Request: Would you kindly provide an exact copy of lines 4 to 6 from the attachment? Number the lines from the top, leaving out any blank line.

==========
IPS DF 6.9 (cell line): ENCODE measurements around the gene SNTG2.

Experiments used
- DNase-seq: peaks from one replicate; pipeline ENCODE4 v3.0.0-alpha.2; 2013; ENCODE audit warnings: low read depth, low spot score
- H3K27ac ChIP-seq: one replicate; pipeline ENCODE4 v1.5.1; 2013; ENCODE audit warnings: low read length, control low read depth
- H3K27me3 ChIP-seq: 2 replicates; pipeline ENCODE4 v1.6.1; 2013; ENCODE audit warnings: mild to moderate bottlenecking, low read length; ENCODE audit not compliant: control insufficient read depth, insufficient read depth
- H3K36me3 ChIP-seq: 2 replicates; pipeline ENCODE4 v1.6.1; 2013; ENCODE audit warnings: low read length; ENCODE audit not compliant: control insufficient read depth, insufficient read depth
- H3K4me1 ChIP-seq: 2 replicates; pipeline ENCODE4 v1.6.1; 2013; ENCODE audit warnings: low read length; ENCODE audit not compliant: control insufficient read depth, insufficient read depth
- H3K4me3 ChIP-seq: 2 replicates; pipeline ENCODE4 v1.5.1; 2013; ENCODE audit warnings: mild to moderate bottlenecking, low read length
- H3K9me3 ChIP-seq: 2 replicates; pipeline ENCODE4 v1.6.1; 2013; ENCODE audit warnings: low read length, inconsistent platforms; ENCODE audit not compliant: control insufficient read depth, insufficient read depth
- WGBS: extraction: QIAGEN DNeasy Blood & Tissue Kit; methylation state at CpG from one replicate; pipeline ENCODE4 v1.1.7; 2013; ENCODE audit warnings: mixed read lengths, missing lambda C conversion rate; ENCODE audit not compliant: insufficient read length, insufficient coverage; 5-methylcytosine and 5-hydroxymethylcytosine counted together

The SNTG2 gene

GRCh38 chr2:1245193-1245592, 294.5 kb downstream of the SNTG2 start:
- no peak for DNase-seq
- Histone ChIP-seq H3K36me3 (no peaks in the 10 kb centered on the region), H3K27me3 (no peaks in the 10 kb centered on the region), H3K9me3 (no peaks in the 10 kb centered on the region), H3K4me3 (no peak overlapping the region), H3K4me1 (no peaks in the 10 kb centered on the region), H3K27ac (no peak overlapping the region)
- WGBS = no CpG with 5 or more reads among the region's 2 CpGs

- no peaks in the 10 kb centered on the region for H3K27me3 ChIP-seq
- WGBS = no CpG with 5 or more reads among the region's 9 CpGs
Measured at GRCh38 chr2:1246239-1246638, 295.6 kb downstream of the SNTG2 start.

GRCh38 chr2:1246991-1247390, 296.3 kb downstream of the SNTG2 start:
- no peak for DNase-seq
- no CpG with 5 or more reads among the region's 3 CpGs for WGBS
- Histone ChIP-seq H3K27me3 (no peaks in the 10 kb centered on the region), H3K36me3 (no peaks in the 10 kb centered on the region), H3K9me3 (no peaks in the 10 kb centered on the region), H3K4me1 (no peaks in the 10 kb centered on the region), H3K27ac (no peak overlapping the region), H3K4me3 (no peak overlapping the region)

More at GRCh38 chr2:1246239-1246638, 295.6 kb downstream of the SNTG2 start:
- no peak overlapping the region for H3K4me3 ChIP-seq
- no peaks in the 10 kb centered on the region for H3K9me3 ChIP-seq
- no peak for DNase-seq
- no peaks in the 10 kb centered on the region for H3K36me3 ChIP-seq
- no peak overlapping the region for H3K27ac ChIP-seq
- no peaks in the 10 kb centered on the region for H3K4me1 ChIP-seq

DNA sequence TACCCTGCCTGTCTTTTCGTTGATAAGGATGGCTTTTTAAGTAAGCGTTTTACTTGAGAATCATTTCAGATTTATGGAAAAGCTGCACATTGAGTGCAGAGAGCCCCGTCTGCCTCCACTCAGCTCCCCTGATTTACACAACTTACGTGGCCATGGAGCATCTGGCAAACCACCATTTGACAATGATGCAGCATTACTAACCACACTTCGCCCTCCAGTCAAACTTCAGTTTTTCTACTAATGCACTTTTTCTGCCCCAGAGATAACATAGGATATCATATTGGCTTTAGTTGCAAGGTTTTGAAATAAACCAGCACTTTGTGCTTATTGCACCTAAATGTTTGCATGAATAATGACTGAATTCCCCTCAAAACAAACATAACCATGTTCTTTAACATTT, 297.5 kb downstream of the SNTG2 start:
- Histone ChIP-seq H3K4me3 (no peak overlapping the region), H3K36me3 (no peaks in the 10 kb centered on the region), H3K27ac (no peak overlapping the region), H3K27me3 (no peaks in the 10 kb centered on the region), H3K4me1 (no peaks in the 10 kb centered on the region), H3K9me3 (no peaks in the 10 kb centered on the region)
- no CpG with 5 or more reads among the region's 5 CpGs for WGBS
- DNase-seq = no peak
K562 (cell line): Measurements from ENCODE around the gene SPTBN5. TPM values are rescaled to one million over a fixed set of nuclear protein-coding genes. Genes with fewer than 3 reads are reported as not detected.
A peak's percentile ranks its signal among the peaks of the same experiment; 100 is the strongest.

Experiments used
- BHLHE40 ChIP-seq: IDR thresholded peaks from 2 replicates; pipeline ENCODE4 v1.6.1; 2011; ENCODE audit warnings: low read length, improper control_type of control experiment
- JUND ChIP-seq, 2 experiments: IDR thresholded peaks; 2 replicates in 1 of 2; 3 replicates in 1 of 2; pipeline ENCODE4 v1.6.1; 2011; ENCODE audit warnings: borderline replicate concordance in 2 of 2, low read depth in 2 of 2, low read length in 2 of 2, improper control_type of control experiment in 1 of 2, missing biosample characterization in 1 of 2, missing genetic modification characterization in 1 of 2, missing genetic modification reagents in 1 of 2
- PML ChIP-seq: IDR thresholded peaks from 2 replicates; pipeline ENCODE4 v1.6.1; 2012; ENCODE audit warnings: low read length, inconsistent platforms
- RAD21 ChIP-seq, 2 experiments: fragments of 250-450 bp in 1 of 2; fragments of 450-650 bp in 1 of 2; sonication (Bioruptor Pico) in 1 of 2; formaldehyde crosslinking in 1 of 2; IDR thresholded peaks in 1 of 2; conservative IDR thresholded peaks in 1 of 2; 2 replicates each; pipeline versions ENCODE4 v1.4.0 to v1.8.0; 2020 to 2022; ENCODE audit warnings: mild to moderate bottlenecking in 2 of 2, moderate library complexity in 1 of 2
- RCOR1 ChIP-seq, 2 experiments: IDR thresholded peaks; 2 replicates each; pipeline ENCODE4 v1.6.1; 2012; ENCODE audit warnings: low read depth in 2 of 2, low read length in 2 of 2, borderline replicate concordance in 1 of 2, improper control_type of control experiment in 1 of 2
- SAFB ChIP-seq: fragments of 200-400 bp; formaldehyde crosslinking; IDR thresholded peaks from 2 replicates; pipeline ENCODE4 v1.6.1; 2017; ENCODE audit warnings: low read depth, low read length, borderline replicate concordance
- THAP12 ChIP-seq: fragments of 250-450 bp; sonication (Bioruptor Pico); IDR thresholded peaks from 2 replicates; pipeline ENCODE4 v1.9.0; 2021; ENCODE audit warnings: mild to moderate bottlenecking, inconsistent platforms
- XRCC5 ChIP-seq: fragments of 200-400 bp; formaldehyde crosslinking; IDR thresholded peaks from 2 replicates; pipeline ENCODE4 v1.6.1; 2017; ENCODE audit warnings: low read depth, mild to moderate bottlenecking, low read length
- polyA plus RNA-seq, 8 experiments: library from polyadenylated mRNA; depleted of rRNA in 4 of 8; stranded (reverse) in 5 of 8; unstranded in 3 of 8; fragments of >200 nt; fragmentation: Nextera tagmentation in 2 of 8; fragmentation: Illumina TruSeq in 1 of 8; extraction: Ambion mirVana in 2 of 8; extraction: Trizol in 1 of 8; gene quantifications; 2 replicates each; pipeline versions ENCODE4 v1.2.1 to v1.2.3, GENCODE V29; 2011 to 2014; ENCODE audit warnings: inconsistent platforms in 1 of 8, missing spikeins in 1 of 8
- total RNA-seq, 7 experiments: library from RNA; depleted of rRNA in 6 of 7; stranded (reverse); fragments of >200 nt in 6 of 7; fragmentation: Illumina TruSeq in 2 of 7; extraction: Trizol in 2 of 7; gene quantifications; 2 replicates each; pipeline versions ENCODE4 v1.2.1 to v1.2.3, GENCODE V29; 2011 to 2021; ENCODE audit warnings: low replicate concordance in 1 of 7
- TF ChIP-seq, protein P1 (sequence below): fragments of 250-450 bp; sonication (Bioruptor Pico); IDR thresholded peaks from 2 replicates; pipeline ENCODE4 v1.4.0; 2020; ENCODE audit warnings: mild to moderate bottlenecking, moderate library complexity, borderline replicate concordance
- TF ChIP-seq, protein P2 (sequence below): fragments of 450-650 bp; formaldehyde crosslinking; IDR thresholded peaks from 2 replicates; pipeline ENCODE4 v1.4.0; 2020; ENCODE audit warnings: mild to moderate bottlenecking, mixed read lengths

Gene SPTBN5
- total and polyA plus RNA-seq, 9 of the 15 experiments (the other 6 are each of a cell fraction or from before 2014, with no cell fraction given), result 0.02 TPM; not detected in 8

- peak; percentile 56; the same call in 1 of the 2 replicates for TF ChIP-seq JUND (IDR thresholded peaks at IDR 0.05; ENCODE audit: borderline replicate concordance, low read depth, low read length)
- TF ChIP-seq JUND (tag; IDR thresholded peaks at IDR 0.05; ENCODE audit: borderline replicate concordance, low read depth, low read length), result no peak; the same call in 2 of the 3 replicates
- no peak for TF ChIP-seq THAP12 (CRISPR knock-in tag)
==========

- H3K27ac ChIP-seq: one replicate; pipeline ENCODE4 v1.5.1; 2013; ENCODE audit warnings: low read length, control low read depth
- H3K27me3 ChIP-seq: 2 replicates; pipeline ENCODE4 v1.6.1; 2013; ENCODE audit warnings: mild to moderate bottlenecking, low read length; ENCODE audit not compliant: control insufficient read depth, insufficient read depth
- H3K36me3 ChIP-seq: 2 replicates; pipeline ENCODE4 v1.6.1; 2013; ENCODE audit warnings: low read length; ENCODE audit not compliant: control insufficient read depth, insufficient read depth